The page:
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«PACS-classification: 84.60.-h, 89.30.-g, 98.62.En, 12.20.-m, 12.20.Ds, 12.20.Fv Summary of a Scientfic Work by Claus Wilhelm Turtur Germany, ...»

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▪ In section 4.3 two tests with the same angular velocity are reported (this is one turn in approx 2 … 3 hours) in air and in the vacuum, but the voltage for the rotation in air was only 10 kV, whereas the voltage for the rotation in vacuum was 16 kV.

▪ From section 4.2 the proportionality between the driving torque M and the voltage U is known, namely M  U 2.

With the notation M A, L  torque according to the mechanism (a.) in air, M B, L  torque according to the mechanism (b.) in air, M A,V  torque according to the mechanism (a.) in the vacuum, M B,V  torque according to the mechanism (b.) in the vacuum (by principle it is M B,V  0 ),

we can deduce a relation between the driving forces as following:

M A, L  M B, L  M A,V because of the equality of the angular velocity.

(i.) 4.4. “Over-unity” criterion for the exclusion of artefacts 57

–  –  –

This means that for one given rotor and constant geometry (not to mix with a change of the geometry as shown in fig.15) the torque M B, L due to recoils of ionized gas molecules (of due to some other unknown classical mechanism) is larger than the torque M A, L due to Coulombforces on the basis of the conversion of vacuum-energy. We see now, that the recoils of ions is existing (and even dominant under air), but the main awareness of the experiment under vacuum is, that the Coulomb-forces due to the conversion of vacuum-energy really exist. And this is an important result of this experiment. Further experiments and even stronger results are following in the next sections.

4.4. “Over-unity” criterion for the exclusion of artefacts Repeatedly the argument was heard, that a final proof of the conversion of vacuum-energy (a final verification that the rotation of the rotor is really due to the conversion of vacuumenergy and nothing else), is only give for sure, if the produced mechanical engine power is less than the electrical power losses, which occur because of imperfections of the electrical isolation due to the maintenance of the electric field [Kah 08] within the machine converting vacuum-energy. Only if this comparison of power (electrical and mechanical) is clear, experimental artefacts can be excluded for sure. The background of this argument is, to exclude all imaginable paths of energy transport from electrical energy into mechanical energy, in order to be sure, that the mechanical energy is really coming from the vacuum, because the mechanical energy could not come from anywhere else. And this is only verified with absolute certainty by the power comparison. Let us denominate this argument the “Criterion of net power gain” or the criterion of “over-unity” as some people do. The successful verification of this criterion is the topic of section 4.4.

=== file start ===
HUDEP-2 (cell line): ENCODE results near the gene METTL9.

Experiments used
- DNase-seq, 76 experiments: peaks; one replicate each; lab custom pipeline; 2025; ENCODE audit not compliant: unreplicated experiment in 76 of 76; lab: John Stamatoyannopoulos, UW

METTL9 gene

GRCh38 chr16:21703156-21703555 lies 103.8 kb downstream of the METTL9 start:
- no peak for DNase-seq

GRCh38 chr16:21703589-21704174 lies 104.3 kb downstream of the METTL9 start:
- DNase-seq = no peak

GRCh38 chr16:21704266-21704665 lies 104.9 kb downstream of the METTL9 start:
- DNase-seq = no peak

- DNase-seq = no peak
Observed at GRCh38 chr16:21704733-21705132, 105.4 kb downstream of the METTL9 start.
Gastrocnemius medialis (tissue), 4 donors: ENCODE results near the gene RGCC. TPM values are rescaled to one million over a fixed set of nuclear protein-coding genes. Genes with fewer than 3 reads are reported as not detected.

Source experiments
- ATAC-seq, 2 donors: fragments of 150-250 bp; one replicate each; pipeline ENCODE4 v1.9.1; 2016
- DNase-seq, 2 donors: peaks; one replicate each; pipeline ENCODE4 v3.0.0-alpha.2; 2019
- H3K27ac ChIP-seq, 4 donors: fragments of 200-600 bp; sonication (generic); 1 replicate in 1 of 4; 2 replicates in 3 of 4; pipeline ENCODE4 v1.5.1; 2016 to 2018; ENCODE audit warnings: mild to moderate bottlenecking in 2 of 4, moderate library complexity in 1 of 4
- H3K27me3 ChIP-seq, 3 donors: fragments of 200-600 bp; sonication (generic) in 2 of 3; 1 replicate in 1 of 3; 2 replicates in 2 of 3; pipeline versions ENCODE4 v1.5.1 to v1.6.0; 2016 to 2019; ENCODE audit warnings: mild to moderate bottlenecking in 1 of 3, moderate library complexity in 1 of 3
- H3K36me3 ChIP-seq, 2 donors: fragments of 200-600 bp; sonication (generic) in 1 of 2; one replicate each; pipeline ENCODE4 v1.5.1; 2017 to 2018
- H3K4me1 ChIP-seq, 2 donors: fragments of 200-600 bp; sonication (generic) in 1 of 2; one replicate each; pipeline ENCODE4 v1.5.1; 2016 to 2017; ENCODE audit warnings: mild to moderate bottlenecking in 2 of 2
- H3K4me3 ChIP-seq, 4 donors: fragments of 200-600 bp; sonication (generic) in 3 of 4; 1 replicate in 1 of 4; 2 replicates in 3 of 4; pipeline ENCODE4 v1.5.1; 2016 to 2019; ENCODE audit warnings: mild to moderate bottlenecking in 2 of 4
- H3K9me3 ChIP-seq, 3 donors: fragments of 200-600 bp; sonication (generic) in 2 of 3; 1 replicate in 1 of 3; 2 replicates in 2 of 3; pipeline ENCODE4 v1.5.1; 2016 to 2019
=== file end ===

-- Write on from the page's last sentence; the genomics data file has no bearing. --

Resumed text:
In fact this proof was brought with a vacuum-energy rotor with an electrical power loss of Pel   2.87  0.89   10 9Watt in comparison with a produced mechanical engine power of approx. Pmech  1.5  0.5   10 7Watt, so that at least the difference of Pmech  Pel is taken from vacuum-energy for sure [e17].

As observed in section 4.3, especially in (1.68) with comment, gas ions transport electrical charge (even if not all ions produce a driving torque), so they produce an electric current, which is just an electrical power loss and thus has to be avoided for our power measurement.

Indeed the electrical power loss under air is larger then the produced mechanical power.

Because of this reason, the verification of the “Criterion of net power gain” has to done in 58 4. Experiments to convert vacuum-energy into classical mechanical energy

–  –  –

Rotor and field-source have been put together with a cylindrical oil container of a diameter of

9.7 cm into a vacuum chamber with an inner diameter of a bit more than 10 cm as can be seen in fig.22.

4.4. “Over-unity” criterion for the exclusion of artefacts 59

–  –  –

Inside the vacuum chamber (made of high-grade steel, drawn in black colour, the acrylic glass of the top flange drawn in violet colour) there is the aluminium tub (blue) with vacuum oil (yellow). The polypropylene floating body (green) is swimming on the oil, carrying the aluminium rotor, which consists of four rotor blades (light blue). The rotor blades are electrically connected by copper filaments (dark blue, diameter 30 µm) with each another and with the bottom of the oil container. The oil container and the rotor are electrically insulated with ceramic insulators (red) against the vacuum chamber. Every electrical charge taken up by the rotor must flow through the Picoamperemeter Keithley 486 („pA “) and is detected there. With a well-known value of the high voltage (grey, equipment „Bertan ARB 30 “) the electrical power taken by the rotor is determined (if there is such power at all).

The electrostatic field for the drive of the rotor is produced by the field-source made of aluminium (dark blue), which is mounted at the top flange held by a ceramic isolator. In order to avoid a damage of the Picoamperemeter in the case of electric breakthrough, a resistor of 20 Megaohms is put between the electric power supply and the field-source. In the real measurement 20 Megaohms is such small resistance (in comparison with the disconnection between field-source and rotor), that it will not be noticed at all.





Only if the experimentation parameters are adjusted properly (which is not yet under complete control and thus has to be found by trial and error), the rotor begins to spin as soon as the high voltage is switched on – if the torque which the rotor takes up inside the electric field is strong enough to surmount the friction of the oil. Actually, there is a threshold, which must be exceeded by the torque, so that the rotor can begin to spin. (Obviously, the oil behaves like a thixotropic fluid.)